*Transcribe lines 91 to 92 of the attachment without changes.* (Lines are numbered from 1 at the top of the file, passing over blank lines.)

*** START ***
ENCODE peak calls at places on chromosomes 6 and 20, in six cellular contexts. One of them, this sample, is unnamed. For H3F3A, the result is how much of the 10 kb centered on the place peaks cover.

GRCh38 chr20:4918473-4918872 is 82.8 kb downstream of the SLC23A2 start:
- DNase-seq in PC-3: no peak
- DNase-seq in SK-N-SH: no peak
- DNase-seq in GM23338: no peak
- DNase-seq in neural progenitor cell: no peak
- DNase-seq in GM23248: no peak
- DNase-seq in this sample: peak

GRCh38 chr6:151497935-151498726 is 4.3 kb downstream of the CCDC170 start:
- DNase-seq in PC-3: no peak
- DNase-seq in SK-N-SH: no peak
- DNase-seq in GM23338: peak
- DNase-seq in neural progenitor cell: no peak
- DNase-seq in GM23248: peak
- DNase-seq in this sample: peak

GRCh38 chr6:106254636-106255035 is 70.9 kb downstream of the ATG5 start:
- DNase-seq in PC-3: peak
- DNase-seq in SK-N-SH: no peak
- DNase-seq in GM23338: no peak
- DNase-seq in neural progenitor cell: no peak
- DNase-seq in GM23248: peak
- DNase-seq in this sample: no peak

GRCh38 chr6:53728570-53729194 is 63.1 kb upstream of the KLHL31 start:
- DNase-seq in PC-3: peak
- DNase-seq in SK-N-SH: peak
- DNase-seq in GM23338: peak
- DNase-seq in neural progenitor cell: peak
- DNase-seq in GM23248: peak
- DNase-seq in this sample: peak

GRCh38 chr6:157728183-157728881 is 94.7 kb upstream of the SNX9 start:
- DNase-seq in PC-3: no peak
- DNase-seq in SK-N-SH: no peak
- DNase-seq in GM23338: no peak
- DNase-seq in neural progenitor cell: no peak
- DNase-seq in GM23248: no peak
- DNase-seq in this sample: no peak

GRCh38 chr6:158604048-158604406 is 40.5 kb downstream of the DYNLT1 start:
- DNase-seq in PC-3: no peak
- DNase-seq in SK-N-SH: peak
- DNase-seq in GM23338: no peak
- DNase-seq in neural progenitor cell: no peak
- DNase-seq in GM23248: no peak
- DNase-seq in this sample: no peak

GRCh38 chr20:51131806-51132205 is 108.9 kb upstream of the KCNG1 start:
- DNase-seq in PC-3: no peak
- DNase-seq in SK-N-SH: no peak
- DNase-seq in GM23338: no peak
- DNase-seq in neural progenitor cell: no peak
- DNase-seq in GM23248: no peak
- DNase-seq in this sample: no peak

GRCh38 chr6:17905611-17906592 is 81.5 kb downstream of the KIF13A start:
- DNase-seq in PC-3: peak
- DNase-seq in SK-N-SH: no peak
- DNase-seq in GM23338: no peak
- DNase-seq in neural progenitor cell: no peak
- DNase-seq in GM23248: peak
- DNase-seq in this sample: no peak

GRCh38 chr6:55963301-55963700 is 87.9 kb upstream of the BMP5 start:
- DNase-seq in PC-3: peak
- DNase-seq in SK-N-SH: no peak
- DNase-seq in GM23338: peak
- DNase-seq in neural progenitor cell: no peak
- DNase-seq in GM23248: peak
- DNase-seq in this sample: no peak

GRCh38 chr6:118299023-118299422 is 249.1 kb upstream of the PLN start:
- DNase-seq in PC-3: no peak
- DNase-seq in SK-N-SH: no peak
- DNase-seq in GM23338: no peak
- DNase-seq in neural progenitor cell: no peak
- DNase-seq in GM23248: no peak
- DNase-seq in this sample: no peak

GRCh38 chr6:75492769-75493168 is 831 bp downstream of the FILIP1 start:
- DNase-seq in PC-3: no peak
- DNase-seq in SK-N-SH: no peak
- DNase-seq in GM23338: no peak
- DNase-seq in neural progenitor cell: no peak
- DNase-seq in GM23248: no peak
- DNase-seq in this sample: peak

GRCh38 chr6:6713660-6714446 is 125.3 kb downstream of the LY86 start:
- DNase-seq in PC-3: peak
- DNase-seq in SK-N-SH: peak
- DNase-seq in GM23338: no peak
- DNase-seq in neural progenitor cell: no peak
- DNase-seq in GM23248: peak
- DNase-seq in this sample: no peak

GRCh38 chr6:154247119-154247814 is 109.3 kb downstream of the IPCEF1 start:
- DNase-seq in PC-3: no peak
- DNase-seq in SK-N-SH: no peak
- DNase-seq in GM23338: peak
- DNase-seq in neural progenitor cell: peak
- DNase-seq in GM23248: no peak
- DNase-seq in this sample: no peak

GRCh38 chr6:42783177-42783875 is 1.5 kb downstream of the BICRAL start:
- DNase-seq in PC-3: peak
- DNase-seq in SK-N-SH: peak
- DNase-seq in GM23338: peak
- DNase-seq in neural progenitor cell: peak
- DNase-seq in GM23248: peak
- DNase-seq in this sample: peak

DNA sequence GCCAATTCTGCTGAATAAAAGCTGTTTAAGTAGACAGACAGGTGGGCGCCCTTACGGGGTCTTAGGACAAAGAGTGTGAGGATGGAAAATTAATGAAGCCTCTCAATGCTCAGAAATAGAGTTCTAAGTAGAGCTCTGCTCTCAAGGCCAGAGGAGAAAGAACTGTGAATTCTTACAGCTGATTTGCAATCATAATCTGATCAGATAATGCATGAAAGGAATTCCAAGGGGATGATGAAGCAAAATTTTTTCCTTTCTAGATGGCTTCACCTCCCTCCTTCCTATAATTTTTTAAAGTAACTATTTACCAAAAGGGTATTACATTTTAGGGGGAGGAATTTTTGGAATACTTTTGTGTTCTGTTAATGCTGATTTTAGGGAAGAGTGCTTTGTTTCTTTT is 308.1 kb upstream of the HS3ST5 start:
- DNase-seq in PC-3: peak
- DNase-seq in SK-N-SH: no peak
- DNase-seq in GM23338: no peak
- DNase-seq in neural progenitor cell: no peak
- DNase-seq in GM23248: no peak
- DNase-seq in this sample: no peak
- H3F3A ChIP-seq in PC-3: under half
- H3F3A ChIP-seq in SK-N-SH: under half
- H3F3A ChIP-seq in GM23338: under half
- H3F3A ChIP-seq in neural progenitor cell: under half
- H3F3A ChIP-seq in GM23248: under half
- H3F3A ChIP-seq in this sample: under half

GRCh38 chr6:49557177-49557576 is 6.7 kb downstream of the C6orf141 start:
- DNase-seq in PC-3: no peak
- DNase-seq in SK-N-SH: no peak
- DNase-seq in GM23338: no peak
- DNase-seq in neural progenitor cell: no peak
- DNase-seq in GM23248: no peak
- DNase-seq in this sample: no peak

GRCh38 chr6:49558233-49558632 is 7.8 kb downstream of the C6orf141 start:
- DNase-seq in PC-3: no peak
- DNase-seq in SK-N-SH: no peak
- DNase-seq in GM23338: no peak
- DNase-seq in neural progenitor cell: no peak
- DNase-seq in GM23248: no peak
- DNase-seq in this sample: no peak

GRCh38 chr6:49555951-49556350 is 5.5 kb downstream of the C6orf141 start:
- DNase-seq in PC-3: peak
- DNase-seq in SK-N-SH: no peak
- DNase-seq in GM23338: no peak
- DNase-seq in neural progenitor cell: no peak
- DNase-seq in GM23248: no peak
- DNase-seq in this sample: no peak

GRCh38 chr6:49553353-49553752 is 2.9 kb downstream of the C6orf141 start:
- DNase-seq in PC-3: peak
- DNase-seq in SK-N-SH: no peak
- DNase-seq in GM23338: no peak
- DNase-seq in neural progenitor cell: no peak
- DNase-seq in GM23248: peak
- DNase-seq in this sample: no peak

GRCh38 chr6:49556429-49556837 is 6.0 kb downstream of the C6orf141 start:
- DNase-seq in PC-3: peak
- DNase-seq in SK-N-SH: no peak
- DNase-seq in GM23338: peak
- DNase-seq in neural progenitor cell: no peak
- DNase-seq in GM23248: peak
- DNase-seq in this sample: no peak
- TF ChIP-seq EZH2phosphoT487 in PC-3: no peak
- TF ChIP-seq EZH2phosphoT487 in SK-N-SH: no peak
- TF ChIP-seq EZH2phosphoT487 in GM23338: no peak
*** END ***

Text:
- DNase-seq in GM23248: no peak
- DNase-seq in this sample: no peak